In aviation, more so than in almost any other field of endeavor, you must know when to give up and say, “That’s it; I can’t go any further.” Sometimes, nature is simply going to win. It’s hard for us to admit defeat; it’s difficult to say, “I was wrong.”
Sometimes in aviation we learn valuable lessons that reach far beyond the technical aspects of flying. We learn life lessons that act to reshape and redefine our viewpoints. And in so doing, our aviation experience also grows and matures. This story took place many years ago when I was about 19 years of age and working toward my instrument and commercial certificates. I was young and full of youthful hubris at the time, and I thought I knew everything. I especially thought I knew more than all the “old-timers” that still flocked around the old stove furnace in the office.
One beautiful Sunday morning in June, the four of us, Steve, Larry, Ted, and I, met Bob Reed, one of Mr. Hillman’s flight instructors, and a student of his before sunrise at the office for a three airplane formation flight over to the Lunenburg County airport in South Central Virginia, about 50 minutes flying time away from Roanoke. The Chamber of Commerce of the city of Victoria was sponsoring a fly-in breakfast and air show that day, and we didn’t want to miss it. I’d never been to Lunenburg County before. I considered myself a lay student of history, and there were many Revolutionary War and Civil War stories connected to Lunenburg County that had previously caught my attention. Additionally, all of us were more than a little curious about Victoria’s secrets concerning its rowdy and lascivious railroad history. We were hoping to catch a ride into town to do some exploring. We had a veritable digest of attractions we wanted to see after our breakfast at the field.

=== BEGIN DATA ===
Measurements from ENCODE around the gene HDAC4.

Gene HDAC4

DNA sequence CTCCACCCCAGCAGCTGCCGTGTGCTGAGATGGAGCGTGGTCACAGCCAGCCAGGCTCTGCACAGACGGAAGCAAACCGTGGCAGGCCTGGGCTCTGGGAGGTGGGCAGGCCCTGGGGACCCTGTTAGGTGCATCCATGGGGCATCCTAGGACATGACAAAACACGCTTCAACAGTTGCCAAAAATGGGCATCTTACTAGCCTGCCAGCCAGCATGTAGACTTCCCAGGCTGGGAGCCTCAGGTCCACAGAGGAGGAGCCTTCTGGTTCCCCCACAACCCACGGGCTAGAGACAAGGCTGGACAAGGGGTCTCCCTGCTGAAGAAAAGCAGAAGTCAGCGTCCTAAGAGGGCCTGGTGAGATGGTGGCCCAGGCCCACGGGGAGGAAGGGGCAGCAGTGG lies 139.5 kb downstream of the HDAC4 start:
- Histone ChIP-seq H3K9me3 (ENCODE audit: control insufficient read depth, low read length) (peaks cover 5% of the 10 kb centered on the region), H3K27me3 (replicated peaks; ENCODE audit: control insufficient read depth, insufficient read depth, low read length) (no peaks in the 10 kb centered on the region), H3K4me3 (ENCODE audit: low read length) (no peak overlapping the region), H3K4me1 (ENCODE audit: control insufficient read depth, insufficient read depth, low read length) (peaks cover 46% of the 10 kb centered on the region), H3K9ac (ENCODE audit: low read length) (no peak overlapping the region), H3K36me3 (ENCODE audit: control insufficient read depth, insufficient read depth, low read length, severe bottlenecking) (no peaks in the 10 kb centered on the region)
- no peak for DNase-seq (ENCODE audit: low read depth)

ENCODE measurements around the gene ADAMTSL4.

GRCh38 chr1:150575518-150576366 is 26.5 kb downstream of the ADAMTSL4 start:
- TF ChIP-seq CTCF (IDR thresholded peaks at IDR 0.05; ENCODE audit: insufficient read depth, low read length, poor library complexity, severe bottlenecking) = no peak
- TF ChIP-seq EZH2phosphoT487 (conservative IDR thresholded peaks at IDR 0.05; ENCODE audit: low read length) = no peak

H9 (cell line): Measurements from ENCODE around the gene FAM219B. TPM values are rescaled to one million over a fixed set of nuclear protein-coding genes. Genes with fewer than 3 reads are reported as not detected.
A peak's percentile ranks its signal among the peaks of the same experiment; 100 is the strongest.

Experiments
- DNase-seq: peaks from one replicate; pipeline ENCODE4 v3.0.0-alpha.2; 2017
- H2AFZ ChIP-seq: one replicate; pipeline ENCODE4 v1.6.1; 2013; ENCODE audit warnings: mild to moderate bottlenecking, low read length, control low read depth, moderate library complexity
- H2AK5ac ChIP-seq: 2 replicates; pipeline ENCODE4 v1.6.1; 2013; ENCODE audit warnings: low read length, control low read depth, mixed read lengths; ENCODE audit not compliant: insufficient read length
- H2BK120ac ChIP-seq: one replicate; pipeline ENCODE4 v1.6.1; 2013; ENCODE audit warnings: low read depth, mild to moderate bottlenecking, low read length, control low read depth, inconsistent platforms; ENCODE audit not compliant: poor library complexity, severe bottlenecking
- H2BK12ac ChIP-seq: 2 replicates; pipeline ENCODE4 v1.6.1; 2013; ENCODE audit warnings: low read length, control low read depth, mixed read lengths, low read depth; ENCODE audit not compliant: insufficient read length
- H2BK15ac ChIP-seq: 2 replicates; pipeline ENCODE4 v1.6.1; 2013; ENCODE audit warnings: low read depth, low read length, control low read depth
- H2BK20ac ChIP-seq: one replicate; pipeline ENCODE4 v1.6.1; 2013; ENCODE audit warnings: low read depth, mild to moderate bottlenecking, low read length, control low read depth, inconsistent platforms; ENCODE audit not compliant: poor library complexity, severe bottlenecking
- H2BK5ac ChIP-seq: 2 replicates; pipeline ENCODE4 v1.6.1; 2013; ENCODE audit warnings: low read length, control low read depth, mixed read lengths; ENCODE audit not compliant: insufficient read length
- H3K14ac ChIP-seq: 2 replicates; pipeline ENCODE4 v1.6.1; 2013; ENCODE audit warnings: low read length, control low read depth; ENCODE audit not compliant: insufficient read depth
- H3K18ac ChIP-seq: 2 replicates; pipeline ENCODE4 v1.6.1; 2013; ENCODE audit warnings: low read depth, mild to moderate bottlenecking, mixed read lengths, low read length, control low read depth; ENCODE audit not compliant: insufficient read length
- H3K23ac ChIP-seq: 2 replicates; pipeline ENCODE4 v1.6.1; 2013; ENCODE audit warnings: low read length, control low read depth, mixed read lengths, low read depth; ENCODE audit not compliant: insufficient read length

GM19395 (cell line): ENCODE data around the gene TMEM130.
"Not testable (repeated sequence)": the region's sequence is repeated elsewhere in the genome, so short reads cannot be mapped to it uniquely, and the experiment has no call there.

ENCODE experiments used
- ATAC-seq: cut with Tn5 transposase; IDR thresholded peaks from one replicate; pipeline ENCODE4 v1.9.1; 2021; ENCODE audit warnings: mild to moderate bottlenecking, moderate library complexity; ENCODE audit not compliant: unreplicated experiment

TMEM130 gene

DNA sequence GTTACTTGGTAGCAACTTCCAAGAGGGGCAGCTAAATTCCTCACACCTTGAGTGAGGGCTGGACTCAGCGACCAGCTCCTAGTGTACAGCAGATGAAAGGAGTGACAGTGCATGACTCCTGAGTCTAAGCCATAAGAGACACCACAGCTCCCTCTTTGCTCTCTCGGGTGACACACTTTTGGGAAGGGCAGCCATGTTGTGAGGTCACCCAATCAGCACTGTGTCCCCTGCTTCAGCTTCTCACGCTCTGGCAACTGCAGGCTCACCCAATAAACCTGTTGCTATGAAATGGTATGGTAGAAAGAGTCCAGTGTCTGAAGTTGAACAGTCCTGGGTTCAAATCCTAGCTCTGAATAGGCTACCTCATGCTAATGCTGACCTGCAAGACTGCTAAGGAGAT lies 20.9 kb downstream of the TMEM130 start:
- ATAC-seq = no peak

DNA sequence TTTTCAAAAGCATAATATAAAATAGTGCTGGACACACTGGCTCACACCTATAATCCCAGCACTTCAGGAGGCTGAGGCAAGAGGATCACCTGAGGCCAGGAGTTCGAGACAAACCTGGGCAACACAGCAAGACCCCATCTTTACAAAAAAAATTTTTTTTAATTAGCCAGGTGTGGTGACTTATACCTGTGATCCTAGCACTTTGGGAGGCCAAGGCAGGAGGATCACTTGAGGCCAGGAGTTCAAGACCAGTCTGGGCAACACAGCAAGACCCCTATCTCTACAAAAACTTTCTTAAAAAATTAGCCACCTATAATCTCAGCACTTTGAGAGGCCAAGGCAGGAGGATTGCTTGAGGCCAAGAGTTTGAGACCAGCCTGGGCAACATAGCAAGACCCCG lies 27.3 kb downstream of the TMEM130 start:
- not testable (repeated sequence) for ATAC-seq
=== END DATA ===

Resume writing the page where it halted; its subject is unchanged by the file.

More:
It had taken me a while to warm up to Bob Reed. The first time I met him, when I was fifteen, I saw only an austere military bearing that was resolute and infrangible. Bob was in his early thirties, much younger than the old-timers. With his closely cropped hair, and his dark, stern eyes, he was the epitome of a tough-as-nails drill sergeant. Bob had, in fact, spent several years in the Marine Corps. Frankly speaking, I was scared of him, and I avoided him whenever possible. Gradually though, over many months as I listened to him respectfully interact with the older men at the field, I came to regard Bob’s unruffled demeanor and wise council, not only about aviation matters, but also the more diurnal events that seem to manipulate our lives, as the erudite wisdom from an older brother or uncle.
The sun still had not broken free from behind Read Mountain, but its beaming rays refracted a spectral showcase off the willowy cirrus clouds high in the eastern sky, and the brilliant multi-colored panorama illuminated an atmosphere of schoolboy anticipation. We had eagerly been looking forward to the trip for three weeks. Hastily reviewing some basic formation flight rules, we loaded up and took off for Lunenburg County airport.